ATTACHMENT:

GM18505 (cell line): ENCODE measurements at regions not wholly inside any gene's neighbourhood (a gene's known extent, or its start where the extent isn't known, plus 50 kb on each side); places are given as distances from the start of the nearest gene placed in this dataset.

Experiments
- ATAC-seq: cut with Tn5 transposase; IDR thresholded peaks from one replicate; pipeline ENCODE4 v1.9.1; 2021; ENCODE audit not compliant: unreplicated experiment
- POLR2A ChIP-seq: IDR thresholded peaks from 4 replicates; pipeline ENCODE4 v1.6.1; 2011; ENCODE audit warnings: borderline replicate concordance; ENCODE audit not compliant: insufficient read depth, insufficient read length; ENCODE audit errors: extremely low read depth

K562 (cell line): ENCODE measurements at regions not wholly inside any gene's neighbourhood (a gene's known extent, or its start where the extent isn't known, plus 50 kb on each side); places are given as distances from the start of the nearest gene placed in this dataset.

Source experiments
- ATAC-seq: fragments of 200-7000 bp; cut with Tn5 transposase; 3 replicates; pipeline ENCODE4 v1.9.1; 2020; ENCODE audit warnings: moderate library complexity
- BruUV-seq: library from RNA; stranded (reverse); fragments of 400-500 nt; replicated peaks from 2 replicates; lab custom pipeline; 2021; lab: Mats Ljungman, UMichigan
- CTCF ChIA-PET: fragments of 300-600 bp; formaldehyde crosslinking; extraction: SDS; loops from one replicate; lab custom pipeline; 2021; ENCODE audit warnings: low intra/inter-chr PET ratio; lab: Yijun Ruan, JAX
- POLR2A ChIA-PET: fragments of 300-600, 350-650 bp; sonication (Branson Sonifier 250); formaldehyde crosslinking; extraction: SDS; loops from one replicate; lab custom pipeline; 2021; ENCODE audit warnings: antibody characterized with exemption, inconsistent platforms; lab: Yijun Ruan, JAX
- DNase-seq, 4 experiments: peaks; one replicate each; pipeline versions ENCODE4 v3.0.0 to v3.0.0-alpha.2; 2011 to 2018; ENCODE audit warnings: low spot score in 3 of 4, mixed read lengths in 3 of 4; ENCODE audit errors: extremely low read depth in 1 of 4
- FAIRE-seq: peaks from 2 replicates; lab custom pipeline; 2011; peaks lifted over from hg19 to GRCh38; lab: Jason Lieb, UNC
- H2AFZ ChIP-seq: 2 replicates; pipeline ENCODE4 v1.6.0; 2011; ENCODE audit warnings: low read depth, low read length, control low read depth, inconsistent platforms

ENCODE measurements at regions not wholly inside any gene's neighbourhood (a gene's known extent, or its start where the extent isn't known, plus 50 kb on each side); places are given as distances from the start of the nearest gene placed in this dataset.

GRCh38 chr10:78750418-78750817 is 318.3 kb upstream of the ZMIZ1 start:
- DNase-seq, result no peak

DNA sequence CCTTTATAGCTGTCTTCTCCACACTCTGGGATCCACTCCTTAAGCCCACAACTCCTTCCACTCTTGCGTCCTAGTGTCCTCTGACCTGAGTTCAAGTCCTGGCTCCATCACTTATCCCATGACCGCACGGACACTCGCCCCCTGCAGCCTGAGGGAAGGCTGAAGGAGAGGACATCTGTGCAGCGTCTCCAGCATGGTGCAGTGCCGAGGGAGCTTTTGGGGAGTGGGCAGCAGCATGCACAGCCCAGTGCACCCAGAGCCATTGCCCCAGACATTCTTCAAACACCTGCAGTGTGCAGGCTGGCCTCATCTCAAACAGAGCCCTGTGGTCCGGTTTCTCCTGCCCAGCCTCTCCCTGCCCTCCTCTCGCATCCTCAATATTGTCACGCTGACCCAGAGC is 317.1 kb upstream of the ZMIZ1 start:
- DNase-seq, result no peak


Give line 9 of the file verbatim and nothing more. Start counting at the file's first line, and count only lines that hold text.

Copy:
- CTCF ChIA-PET: fragments of 300-600 bp; formaldehyde crosslinking; extraction: SDS; loops from one replicate; lab custom pipeline; 2021; ENCODE audit warnings: low intra/inter-chr PET ratio; lab: Yijun Ruan, JAX